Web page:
- Jorma Savolainen1,2
- Hannu Kautiainen6
- Juhani Miettola1
- Leo Niskanen3,4
- Pekka Mäntyselkä5,6
1Institute of Public Health and Clinical Nutrition, Primary Health Care, School of Medicine, University of Eastern Finland, Kuopio, Finland
2Primary Health Care Unit, Kuopio University Hospital, Kuopio, Finland
3University of Eastern Finland, Faculty of Health Sciences, School of Medicine, Kuopio, Finland
4Finnish Medicines Agency Fimea
5Institute of Clinical Medicine, General Practice, University of Turku, Finland
6Unit of Primary Health Care, Turku University Hospital, Turku, Finland
- Jorma Savolainen, Institute of Public Health and Clinical Nutrition, Primary Health Care, School of Medicine, University of Eastern Finland, P.O. Box 1627, FI-70211 Kuopio, Finland. E-mail: email@example.com
11 September 2013 BioMed Central Limited
Forget talking to plants to help them grow, gently rubbing them with your fingers can make them less susceptible to disease, a paper in the open access journal BMC Plant Biology reveals.
Gently rubbing the leaves of thale cress plants (Arabidsopsis thaliana) between thumb and forefinger activates an innate defense mechanism, Floriane L’Haridon and colleagues report. Within minutes, biochemical changes occur, causing the plant to become more resistant to Botrytis cinerea, the fungus that causes grey mould.
Rubbing the leaves is a form of mechanical stress. Plants frequently have to deal with mechanical stress, be it caused by rain, wind, animals or even other plants. Trees growing on windy shorelines, for example, sometimes respond by developing shorter, thicker trunks.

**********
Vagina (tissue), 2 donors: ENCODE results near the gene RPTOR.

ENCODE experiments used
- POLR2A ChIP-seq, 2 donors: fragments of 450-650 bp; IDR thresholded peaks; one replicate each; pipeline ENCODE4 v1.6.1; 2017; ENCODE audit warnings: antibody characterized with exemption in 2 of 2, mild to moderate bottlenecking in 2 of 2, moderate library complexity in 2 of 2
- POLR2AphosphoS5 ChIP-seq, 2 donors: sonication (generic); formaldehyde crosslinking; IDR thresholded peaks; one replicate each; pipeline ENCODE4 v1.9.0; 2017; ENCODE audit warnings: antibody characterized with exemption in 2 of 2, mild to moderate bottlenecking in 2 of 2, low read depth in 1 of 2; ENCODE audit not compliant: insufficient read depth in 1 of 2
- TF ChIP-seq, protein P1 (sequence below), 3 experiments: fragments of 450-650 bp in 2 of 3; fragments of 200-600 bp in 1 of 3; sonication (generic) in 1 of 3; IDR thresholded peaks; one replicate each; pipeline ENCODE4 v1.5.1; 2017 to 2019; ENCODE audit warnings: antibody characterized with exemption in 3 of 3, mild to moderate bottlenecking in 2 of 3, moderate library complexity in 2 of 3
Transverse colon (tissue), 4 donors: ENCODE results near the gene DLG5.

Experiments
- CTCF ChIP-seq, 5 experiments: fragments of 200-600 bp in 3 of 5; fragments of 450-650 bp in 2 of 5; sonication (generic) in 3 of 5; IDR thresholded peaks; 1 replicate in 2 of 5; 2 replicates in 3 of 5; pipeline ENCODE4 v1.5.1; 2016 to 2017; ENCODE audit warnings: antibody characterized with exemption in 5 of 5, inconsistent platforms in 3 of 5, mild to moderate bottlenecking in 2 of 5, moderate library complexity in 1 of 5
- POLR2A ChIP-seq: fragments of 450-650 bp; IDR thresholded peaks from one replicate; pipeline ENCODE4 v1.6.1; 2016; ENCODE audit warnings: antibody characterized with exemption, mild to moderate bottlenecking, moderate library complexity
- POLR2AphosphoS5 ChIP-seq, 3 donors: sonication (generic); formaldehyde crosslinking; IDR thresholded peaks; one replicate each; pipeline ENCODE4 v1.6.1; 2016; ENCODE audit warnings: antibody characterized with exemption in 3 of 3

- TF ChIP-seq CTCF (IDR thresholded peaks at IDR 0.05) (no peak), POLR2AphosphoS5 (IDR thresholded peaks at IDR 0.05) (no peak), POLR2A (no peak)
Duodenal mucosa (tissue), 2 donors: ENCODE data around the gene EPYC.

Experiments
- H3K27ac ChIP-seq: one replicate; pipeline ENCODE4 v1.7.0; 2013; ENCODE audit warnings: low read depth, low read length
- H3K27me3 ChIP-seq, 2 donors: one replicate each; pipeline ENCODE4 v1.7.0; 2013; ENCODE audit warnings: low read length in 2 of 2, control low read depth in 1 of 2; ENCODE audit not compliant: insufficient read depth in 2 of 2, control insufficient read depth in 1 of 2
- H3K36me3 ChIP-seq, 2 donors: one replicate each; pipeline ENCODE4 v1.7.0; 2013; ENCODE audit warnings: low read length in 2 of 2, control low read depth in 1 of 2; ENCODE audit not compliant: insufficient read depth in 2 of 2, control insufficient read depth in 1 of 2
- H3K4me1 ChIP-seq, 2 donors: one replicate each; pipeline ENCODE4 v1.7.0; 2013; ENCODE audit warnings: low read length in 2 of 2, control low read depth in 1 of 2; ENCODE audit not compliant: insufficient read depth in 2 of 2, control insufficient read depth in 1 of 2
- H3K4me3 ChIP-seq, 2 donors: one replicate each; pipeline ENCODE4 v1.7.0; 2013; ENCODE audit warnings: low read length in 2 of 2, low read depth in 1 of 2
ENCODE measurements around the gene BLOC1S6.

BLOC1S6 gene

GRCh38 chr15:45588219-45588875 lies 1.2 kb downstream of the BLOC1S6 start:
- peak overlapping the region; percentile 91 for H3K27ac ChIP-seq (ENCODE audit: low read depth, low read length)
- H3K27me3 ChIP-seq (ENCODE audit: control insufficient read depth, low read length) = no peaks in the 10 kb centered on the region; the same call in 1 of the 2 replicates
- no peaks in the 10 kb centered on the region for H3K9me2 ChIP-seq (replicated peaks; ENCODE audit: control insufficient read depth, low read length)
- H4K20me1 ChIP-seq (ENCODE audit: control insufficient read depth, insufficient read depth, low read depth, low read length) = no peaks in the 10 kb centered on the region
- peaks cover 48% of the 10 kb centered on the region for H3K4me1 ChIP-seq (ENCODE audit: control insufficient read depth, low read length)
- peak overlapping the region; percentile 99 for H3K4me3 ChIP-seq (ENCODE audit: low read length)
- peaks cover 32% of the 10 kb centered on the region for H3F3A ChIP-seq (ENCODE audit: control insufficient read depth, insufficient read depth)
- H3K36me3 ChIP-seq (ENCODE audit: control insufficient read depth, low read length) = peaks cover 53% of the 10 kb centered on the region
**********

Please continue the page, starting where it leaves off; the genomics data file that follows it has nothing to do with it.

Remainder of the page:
But plants also respond to more delicate forms of mechanical stress, such as touch. Some responses are obvious – the snapping shut of a Venus fly trap, the folding leaflets of a touched touch-me-not plant (Mimosa pudica) – whilst some are more discrete. Plants also launch an arsenal of ‘invisible’ responses to mechanical stress, including changes at the molecular and biochemical level.
Rubbing the thale cress leaves triggered a host of internal changes. Genes related to mechanical stress were activated. Levels of reactive oxygen species increased. And the protective outer layer of the leaf became more permeable, presumably to aid the escape of various biologically active molecules that were detected and which are thought to contribute to the observed immune response. This data could also suggest that the mechanical stress is perceived by mechano-sensors that subsequently initiate resistance.
Similar effects occur when plants are physically wounded. Team members previously showed how physically wounding thale cress increases levels of reactive oxygen species, also triggering a strong, transient immunity to the grey mould fungus. Here they show basically the same thing, but in response to an extremely gentle form of wounding – mechanical stimulation by touch – that unlike wounding, leaves cells intact.